Back
Health Library Explorer
A B C D E F G H I J K L M N O P Q R S T U V W X Y Z A-Z Listings Contact Us
Related Reading

For Kids: Food Facts When You Have Type 1 Diabetes

You may think that people with type 1 diabetes can’t eat their favorite foods, but that’s not true. In fact, you can still eat most of the same foods your friends eat. You just have to balance what you eat with insulin. That may seem like too much to think about right now. But don’t worry. Your healthcare team will help you and your family plan meals and snacks that will help keep your blood sugar in your target range. You’ll feel best when your blood sugar is in range.  Figure 1. Watching how many carbohydrates you have helps you manage blood sugar.

What’s for lunch?

The energy in food comes from carbohydrates, protein, and fat. Carbohydrates raise blood sugar faster than other foods. This is why you must keep track of the number of carbohydrates that you eat. Carbohydrates are found in fruit and in starchy foods such aspotatoes, corn, and beans. They are also found in dairy foods such as milk. Let’s look at the different parts of a lunch to see how each one affects your body:

  • Bread is a starchy food, so it will raise your blood sugar. Bread also gives you energy. It’s OK to have some bread, just don’t eat too much.

  • Lettuce, tomato, and other vegetables have some carbohydrates, but not a lot. They won’t raise your blood sugar much. And they have vitamins and fiber, which help keep you healthy. In other words, eat lots of vegetables!

  • Mustard is mostly for flavor.

  • Mayo is mostly fat. Fat doesn’t usually do much to blood sugar. But that doesn’t mean you can eat a lot of fat! Too much fat can cause other health problems.

  • Turkey and other meats are mostly protein and some fat. Protein helps build muscle. It won’t raise your blood sugar too much.

  • A bag of pretzels has carbohydrates, lots of salt, and not many vitamins. You can eat these once in a while if you like.

  • Milk has it all: carbohydrates, protein, and fat. It also has calcium, which is good for your teeth and bones.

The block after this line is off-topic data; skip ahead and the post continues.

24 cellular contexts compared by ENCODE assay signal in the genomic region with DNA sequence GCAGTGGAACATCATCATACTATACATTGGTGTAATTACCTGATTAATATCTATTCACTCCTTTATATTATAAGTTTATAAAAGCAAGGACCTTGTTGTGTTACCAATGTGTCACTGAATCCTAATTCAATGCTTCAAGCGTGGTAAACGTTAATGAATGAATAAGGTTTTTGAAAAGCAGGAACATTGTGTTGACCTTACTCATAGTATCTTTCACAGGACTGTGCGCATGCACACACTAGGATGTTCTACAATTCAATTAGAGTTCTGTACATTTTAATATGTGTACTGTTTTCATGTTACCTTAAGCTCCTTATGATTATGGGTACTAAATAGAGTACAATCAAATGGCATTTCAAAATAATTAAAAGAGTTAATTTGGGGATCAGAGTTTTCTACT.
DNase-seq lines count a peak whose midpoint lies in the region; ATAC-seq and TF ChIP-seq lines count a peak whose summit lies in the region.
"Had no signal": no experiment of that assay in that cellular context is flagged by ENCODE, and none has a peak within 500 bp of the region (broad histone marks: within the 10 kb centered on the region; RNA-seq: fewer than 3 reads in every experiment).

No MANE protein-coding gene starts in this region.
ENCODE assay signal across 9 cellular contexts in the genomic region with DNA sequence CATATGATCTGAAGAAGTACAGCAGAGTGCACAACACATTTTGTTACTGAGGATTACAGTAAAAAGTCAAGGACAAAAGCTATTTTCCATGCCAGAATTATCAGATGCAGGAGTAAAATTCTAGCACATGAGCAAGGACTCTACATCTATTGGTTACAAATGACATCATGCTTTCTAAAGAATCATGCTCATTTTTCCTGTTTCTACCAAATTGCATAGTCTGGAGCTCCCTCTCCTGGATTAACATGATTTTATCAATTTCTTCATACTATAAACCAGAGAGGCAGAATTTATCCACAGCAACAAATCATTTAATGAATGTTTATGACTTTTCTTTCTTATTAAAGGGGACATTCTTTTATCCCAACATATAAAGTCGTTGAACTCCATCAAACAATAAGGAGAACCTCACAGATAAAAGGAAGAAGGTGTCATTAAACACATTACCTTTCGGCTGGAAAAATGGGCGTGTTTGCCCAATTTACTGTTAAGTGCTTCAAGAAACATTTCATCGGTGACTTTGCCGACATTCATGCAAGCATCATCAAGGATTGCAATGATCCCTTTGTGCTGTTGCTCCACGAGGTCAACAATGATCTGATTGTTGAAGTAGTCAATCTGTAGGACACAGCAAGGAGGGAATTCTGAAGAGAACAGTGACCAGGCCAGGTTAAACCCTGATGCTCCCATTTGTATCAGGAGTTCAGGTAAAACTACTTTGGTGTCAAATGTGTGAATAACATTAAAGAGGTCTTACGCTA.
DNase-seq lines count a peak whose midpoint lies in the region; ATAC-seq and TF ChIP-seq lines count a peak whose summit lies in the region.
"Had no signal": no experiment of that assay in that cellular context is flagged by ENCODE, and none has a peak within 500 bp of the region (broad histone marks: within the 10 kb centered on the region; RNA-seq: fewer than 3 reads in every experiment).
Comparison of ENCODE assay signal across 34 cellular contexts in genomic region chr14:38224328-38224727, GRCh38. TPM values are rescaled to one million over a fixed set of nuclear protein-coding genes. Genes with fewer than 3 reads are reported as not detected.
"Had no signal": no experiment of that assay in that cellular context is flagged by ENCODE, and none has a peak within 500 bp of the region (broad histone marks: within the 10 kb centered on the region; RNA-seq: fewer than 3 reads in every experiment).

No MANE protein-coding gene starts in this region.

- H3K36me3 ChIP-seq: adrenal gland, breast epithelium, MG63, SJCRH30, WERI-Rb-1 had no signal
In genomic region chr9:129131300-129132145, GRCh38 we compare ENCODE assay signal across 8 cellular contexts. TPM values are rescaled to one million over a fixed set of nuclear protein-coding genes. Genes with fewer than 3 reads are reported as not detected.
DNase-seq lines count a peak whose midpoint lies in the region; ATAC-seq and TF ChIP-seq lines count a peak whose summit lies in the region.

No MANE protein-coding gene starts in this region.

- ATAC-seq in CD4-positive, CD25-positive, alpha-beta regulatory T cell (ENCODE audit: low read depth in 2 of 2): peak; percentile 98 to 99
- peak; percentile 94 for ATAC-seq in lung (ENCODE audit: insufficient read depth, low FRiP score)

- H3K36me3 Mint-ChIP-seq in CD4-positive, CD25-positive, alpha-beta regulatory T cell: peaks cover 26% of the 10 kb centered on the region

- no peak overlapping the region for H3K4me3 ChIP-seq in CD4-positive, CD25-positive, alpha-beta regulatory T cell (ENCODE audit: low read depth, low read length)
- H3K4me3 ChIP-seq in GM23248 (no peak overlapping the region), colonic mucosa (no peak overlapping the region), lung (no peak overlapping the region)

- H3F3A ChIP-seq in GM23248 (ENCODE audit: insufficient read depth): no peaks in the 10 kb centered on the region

• Apples and other fruits are sweet. That’s because they have natural sugar. This sugar raises your blood sugar. But like vegetables, fruits have lots of fiber and vitamins. So they are still good for you. Just make sure you don’t eat too much fruit.

Remember: You’ll need to use insulin to balance what and how much (portions) you eat. Your healthcare team will teach you and your parents how to do this.

Diabetes can be confusing. Tell your parents or a trusted adult if you need more help to understand how to take care of your blood glucose levels and manage your diet.

Ready, set, go!

Before you leave home, make sure your blood testing, insulin injection, and low blood sugar supplies are ready to go. Your bag should be packed with:

  • Glucose tablets

  • Fast-acting sugar snacks such as a juice box, fruit snacks, or candy, 

  • A “diabetes kit.” This kit should have:

    • Meter

    • Lancets or “pokers” to prick your finger with when testing

    • Small notebook to write down your blood sugar test results

    • Insulin

    • Syringe or insulin pen, plus extra needles, just in case

    • Alcohol wipes

    • Ketone testing strips. Your healthcare team will explain how to use these.

    • Emergency phone numbers

    • Instructions for someone who might need to help you

Also, always wear your medical ID bracelet or necklace in case of an emergency. 

Add emergency numbers, including your doctor's office, to your phone contacts.

Resources

Still have questions about diabetes? Check out these websites:

  • American Diabetes Association www.diabetes.org

  • Children with Diabetes www.childrenwithdiabetes.org

  • Juvenile Diabetes Research Foundation www.jdrf.org

Online Medical Reviewer: Marianne Fraser MSN RN
Online Medical Reviewer: Raymond Kent Turley BSN MSN RN
Online Medical Reviewer: Robert Hurd MD
Date Last Reviewed: 6/1/2016
© 2000-2019 The StayWell Company, LLC. 800 Township Line Road, Yardley, PA 19067. All rights reserved. This information is not intended as a substitute for professional medical care. Always follow your healthcare professional's instructions.
About Us